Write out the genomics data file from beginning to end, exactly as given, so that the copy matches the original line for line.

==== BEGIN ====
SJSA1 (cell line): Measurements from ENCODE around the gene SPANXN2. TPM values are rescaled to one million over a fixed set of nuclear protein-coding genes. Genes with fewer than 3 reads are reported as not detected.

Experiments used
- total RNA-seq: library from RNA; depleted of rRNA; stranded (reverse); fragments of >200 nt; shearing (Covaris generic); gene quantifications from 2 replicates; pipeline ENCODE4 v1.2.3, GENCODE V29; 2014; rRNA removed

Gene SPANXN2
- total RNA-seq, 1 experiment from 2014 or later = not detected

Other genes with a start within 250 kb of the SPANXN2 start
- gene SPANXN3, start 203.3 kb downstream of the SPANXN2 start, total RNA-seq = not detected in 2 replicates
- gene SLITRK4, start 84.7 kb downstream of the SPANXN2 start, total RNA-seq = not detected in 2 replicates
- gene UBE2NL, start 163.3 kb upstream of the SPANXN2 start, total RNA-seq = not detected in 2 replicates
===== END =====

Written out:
SJSA1 (cell line): Measurements from ENCODE around the gene SPANXN2. TPM values are rescaled to one million over a fixed set of nuclear protein-coding genes. Genes with fewer than 3 reads are reported as not detected.

Experiments used
- total RNA-seq: library from RNA; depleted of rRNA; stranded (reverse); fragments of >200 nt; shearing (Covaris generic); gene quantifications from 2 replicates; pipeline ENCODE4 v1.2.3, GENCODE V29; 2014; rRNA removed

Gene SPANXN2
- total RNA-seq, 1 experiment from 2014 or later = not detected

Other genes with a start within 250 kb of the SPANXN2 start
- gene SPANXN3, start 203.3 kb downstream of the SPANXN2 start, total RNA-seq = not detected in 2 replicates
- gene SLITRK4, start 84.7 kb downstream of the SPANXN2 start, total RNA-seq = not detected in 2 replicates
- gene UBE2NL, start 163.3 kb upstream of the SPANXN2 start, total RNA-seq = not detected in 2 replicates